June 6, 2019
“Strange grave…no, it is a startling grave. What is this grave doing here?”
Every time I visit London, I take a long walk in Coldfall Wood. The forest has been here for at least 400 years dominated by trees so large
and ancient that the sunshine cannot reach the forest floor. Huge oak trees dominate the skyline with hundreds of Hornebeam trees filling in
the canopy. As a result the forest is delightfully open except where foresters have used chain saws to get a little light to the forest floor.
Coldfall Wood is not my only reason to be here. Besides the Wood is an ancient graveyard with old gravestones all askew because no one seems to care
about this graveyard. No grass is cut. No shrub is pruned. No gravestone is straightened. No strangling tangle of holly is removed. With the
result that this huge graveyard near East Finchley, North London, seems forgotten. Deliberately so. The decision to let the graveyard
become a tangled garden of wild plant and home for small wild creatures was deliberate.
There are trails that wave randomly through the graveyard. Foot paths taken by a few dog walkers and perhaps a derelict or two looking
for a place to sleep. A hiding place. Some young Lodoners have built a tree fort high high in the branches of one immense bech tree…room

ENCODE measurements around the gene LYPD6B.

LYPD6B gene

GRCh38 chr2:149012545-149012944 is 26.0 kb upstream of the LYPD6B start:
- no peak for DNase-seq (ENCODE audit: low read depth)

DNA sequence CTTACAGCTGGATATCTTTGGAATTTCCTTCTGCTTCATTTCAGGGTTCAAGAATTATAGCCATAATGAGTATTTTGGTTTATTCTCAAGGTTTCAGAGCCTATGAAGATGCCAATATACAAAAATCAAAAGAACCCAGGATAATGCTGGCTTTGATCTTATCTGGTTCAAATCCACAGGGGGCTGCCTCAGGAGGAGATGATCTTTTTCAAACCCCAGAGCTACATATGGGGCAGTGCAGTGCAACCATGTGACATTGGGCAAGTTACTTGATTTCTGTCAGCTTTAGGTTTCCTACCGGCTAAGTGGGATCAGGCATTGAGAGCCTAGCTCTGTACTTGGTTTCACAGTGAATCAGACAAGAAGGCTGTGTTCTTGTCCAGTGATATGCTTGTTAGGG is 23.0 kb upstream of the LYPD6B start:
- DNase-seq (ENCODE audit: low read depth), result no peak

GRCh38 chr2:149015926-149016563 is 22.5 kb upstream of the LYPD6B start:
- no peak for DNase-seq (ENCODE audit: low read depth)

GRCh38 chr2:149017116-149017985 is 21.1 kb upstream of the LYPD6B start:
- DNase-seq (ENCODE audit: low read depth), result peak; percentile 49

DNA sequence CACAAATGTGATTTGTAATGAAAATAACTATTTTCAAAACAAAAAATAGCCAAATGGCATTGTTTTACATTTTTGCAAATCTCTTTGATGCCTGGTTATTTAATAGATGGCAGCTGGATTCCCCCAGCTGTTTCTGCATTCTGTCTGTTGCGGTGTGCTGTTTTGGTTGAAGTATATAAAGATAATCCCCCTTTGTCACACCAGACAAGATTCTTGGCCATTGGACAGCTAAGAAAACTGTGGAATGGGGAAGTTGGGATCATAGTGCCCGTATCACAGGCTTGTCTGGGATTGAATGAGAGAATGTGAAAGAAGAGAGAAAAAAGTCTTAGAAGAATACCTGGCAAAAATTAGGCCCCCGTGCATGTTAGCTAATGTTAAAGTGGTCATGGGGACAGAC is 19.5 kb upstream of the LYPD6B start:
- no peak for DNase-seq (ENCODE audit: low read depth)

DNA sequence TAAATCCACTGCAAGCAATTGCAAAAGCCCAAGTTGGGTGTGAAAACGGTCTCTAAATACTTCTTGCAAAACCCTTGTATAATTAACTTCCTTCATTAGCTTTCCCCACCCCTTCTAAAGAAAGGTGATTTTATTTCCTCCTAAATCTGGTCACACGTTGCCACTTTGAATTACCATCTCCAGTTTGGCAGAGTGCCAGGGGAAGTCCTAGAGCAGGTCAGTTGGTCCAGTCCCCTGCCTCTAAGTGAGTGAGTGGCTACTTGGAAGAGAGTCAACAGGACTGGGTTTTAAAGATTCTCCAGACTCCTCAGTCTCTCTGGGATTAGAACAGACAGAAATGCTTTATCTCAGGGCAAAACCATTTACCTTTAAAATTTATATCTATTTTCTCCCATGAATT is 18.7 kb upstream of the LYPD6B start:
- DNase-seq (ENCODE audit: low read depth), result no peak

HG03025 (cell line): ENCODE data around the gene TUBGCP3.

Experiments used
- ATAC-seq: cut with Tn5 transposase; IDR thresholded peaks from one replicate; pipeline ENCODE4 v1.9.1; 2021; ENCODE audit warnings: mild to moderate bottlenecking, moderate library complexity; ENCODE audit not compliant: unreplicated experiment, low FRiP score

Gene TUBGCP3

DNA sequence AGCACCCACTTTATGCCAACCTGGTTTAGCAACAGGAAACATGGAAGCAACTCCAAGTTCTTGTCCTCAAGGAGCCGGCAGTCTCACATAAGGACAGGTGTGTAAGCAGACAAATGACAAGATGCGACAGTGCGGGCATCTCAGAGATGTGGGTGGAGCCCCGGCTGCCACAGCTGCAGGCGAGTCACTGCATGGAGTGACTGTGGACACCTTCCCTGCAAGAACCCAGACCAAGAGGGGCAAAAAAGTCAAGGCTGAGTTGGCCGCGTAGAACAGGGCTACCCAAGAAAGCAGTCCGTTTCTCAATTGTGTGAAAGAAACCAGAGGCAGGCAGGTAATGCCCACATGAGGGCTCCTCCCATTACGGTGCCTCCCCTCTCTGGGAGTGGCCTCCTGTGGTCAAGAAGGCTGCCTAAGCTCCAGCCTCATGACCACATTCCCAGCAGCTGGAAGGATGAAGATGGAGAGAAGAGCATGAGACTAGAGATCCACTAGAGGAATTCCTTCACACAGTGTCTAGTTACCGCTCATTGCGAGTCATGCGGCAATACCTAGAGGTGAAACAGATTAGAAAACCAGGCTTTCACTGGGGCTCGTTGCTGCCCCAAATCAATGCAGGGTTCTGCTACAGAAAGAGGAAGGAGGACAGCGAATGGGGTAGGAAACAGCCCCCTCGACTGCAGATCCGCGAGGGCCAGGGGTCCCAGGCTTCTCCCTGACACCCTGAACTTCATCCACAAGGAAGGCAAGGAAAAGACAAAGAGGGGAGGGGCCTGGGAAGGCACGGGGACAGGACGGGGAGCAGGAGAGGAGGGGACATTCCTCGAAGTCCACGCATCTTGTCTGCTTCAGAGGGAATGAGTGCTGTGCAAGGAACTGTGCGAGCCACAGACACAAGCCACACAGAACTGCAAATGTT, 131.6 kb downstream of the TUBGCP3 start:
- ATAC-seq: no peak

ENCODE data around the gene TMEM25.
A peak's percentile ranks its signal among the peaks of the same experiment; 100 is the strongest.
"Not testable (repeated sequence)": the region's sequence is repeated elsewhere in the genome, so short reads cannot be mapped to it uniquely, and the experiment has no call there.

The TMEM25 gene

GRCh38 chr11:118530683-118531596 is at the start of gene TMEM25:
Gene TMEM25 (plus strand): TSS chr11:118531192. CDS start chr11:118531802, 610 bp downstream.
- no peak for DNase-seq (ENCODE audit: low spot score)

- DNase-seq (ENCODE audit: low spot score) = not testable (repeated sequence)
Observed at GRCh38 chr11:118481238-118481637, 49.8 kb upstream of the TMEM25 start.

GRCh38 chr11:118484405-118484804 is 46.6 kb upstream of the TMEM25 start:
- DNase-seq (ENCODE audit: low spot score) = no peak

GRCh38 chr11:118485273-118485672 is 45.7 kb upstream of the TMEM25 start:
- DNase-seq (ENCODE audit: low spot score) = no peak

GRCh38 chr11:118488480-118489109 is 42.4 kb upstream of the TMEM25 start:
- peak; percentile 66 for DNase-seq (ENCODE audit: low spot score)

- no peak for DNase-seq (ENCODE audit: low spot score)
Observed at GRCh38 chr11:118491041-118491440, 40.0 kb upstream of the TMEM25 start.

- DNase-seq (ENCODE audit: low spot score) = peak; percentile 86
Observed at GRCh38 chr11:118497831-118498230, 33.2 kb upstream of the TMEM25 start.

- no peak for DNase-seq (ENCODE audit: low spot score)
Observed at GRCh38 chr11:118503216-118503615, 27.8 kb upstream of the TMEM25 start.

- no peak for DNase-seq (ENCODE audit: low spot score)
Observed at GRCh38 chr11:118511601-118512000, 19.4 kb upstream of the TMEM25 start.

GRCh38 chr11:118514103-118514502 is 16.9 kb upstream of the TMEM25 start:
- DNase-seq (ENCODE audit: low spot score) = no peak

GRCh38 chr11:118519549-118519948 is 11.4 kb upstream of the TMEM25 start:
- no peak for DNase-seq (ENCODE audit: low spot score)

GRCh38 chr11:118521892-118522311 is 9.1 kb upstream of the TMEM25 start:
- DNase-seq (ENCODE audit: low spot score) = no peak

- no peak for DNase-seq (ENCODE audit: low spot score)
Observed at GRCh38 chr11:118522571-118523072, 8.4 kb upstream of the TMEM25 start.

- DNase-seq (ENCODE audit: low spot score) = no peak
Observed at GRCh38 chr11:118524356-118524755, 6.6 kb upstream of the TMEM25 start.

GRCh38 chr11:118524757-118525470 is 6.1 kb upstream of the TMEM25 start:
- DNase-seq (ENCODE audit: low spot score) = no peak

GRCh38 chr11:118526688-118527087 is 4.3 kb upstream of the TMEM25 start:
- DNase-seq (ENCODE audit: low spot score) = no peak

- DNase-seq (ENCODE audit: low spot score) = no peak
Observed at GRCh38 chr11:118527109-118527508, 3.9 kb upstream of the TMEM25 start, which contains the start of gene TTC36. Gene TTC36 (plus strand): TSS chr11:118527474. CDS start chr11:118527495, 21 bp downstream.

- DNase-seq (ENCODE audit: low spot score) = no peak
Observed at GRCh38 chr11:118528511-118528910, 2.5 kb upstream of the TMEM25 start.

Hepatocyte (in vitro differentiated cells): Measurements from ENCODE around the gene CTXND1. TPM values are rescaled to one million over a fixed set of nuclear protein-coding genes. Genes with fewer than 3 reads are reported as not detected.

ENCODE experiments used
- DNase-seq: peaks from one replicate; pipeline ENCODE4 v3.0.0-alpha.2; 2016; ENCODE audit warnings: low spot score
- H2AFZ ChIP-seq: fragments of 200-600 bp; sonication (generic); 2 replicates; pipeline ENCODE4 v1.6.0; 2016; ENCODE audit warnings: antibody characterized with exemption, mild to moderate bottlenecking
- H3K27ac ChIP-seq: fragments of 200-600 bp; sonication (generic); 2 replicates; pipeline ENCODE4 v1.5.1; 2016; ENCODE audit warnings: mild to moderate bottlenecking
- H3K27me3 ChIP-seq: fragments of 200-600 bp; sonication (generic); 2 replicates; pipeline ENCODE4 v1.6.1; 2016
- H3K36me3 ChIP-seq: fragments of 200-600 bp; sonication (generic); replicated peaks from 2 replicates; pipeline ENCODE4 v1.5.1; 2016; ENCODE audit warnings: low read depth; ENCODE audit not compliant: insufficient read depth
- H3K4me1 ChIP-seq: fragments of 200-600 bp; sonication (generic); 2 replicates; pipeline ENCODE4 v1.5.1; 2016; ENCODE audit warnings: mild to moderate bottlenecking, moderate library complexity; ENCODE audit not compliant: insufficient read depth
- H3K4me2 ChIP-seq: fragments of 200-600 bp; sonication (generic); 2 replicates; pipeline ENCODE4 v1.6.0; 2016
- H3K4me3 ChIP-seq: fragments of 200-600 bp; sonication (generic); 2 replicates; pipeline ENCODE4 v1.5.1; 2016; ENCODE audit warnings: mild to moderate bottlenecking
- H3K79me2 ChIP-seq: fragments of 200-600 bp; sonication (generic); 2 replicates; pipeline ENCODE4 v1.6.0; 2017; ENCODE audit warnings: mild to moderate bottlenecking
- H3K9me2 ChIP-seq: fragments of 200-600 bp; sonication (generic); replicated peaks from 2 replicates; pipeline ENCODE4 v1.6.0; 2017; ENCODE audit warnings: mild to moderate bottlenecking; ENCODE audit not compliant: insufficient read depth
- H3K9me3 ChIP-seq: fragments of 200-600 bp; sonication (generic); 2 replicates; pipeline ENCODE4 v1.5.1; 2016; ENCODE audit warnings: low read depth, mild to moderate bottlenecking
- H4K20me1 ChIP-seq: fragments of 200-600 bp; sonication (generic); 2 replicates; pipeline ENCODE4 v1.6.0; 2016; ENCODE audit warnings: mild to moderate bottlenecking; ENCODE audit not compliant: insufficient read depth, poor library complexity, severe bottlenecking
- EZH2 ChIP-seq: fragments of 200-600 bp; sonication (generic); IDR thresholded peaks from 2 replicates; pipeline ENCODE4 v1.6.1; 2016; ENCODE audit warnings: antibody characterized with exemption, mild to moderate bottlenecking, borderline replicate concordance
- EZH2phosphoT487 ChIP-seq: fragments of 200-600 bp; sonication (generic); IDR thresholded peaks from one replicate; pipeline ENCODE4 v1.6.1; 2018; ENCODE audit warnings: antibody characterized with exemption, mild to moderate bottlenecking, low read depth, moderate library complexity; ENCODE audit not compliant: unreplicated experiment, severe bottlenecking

enough for a two storey structure of broken pallets. The fort is as hidden as the graves.
On this visit, perhaps my tenth, I decided to walk along a very overgrown path. Had to push my way through a dense Holly grove. “What is that?
Looks recent, a grave not festooned with wild plants.” … “Something familiar about the grave…looks like the thousands of similar gravestones
in France. An incised Maple Leaf.” Easy to read the stone… grave of Prvate W. T.
Toghill, 13th battalion, Canadian Infantry, buried here on November 16, 1916. He was 33 ;years old.
Someone knows that private Toghill is buried here. The stone has been in place for 103 years and yet it has no ivy, no tree roots crossing
the place where Private #132310 lies. But why is he not buried with other Canadians in the special graves of soldiers killed in World War I.
And I wonder who keeps this grave so clear.